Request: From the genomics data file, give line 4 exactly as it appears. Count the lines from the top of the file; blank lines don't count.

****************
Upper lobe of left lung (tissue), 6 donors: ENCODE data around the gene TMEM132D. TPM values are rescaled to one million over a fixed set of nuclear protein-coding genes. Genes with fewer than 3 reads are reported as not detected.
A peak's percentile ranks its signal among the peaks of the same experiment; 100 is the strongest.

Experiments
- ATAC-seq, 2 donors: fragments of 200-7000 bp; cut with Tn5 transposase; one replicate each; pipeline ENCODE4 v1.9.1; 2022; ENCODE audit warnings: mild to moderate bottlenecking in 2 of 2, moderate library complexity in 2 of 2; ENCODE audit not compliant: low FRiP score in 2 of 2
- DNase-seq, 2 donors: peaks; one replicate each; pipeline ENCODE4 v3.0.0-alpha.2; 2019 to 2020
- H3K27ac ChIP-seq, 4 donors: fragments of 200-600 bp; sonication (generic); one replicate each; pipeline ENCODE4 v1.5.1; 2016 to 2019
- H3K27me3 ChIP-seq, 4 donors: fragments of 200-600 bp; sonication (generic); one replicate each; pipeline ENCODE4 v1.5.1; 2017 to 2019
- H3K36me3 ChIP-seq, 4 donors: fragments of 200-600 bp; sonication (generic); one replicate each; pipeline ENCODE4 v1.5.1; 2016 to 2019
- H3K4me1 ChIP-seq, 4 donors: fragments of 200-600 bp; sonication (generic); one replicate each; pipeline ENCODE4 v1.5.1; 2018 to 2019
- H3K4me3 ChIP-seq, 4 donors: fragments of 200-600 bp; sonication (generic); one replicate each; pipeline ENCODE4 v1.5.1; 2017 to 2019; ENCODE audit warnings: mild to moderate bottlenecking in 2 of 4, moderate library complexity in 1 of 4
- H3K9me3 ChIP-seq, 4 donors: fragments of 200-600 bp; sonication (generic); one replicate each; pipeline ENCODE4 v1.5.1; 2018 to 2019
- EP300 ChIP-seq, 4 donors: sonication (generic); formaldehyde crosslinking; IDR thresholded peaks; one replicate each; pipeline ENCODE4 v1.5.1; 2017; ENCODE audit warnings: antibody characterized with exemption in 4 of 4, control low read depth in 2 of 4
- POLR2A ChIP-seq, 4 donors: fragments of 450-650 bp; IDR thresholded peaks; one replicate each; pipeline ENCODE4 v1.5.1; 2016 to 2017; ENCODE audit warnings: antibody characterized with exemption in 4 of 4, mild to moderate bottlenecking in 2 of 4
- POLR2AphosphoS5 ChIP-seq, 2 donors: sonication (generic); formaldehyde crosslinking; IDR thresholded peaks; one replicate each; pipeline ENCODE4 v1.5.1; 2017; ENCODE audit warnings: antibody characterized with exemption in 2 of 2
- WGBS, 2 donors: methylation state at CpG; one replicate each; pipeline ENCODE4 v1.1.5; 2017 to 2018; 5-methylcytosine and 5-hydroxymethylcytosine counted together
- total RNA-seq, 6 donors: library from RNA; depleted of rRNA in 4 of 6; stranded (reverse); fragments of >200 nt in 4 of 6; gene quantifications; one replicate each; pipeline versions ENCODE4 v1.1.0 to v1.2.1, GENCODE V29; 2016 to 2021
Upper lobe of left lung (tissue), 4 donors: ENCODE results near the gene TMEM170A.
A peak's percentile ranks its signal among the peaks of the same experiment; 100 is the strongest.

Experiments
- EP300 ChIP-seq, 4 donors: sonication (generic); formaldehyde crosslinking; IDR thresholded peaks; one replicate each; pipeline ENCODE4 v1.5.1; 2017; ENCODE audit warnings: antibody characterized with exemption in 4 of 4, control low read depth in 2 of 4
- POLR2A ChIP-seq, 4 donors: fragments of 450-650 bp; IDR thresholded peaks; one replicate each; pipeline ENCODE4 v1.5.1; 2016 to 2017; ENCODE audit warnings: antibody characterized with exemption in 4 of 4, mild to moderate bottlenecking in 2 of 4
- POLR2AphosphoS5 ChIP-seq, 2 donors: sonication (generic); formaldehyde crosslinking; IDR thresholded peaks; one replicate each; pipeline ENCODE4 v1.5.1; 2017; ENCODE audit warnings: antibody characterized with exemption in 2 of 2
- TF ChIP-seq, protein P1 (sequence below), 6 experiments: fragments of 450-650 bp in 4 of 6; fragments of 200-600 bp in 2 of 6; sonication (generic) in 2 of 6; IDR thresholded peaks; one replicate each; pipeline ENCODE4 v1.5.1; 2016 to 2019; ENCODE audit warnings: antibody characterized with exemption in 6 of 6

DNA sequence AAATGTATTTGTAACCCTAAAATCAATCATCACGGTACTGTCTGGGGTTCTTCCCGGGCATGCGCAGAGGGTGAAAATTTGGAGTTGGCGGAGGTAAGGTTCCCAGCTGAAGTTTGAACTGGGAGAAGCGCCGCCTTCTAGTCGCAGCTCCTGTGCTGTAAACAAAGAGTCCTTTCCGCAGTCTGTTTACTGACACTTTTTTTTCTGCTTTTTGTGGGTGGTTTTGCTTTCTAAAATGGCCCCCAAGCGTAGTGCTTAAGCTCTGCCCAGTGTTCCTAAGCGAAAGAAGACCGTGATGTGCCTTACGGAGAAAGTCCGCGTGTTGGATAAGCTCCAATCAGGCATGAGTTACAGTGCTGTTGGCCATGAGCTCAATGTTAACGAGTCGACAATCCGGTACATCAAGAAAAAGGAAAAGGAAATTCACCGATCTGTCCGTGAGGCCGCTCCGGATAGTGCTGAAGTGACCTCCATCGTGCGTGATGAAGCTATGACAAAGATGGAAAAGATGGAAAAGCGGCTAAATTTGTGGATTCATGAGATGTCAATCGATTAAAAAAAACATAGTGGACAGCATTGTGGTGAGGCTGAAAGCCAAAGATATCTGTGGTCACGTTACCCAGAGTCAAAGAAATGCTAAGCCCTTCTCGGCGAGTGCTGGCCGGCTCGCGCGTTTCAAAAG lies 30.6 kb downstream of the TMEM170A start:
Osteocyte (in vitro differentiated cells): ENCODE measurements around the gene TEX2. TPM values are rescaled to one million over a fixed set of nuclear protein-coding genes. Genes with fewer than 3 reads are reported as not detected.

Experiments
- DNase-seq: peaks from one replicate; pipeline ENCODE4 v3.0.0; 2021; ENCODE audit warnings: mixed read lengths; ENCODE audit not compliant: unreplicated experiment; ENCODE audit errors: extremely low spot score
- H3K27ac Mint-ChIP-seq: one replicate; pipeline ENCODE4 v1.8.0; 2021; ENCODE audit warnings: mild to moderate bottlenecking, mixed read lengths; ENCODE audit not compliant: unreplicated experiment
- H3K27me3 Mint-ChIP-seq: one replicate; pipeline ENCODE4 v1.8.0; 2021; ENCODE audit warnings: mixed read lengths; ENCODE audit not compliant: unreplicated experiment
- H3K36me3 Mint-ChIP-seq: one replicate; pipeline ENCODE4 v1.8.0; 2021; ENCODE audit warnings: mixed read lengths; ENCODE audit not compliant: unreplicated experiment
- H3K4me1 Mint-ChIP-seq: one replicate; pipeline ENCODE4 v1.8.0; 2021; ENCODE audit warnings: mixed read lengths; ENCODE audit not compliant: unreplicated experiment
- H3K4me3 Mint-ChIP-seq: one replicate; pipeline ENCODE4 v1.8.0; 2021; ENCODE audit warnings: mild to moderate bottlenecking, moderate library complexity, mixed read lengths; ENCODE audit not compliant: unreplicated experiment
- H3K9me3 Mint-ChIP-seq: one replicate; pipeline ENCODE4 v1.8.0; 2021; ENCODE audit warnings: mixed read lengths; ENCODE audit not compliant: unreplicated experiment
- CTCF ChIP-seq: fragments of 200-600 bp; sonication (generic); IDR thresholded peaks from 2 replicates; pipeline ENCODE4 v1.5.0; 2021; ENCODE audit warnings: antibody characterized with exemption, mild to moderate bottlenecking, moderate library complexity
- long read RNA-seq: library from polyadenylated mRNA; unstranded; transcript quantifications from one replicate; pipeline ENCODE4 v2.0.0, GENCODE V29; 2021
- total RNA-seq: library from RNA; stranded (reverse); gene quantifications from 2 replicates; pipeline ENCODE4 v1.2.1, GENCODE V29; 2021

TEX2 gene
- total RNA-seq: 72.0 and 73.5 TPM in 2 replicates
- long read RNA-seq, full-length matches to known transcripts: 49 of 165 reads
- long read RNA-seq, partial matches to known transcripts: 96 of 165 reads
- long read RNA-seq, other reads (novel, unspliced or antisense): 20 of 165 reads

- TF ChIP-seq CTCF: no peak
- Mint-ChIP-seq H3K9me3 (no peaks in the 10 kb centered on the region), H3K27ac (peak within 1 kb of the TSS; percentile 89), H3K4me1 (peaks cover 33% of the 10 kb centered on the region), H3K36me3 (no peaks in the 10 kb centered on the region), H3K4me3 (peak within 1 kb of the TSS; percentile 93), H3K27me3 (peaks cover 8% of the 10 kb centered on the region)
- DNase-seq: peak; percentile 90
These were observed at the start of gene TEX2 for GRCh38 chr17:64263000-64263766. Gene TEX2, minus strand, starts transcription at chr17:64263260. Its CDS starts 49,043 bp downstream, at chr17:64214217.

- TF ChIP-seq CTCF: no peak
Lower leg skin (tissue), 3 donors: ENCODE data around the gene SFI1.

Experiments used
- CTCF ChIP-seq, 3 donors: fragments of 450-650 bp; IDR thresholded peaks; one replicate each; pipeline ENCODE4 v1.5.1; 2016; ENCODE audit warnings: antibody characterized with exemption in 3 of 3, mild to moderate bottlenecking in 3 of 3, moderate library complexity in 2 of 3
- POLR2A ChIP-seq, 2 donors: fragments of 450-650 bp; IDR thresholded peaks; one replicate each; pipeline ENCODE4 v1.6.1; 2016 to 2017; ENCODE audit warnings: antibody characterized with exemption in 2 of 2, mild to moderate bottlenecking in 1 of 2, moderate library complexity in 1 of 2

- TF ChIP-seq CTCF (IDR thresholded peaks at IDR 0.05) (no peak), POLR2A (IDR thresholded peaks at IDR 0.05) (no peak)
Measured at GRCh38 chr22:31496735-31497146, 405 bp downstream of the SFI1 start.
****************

- ATAC-seq, 2 donors: fragments of 200-7000 bp; cut with Tn5 transposase; one replicate each; pipeline ENCODE4 v1.9.1; 2022; ENCODE audit warnings: mild to moderate bottlenecking in 2 of 2, moderate library complexity in 2 of 2; ENCODE audit not compliant: low FRiP score in 2 of 2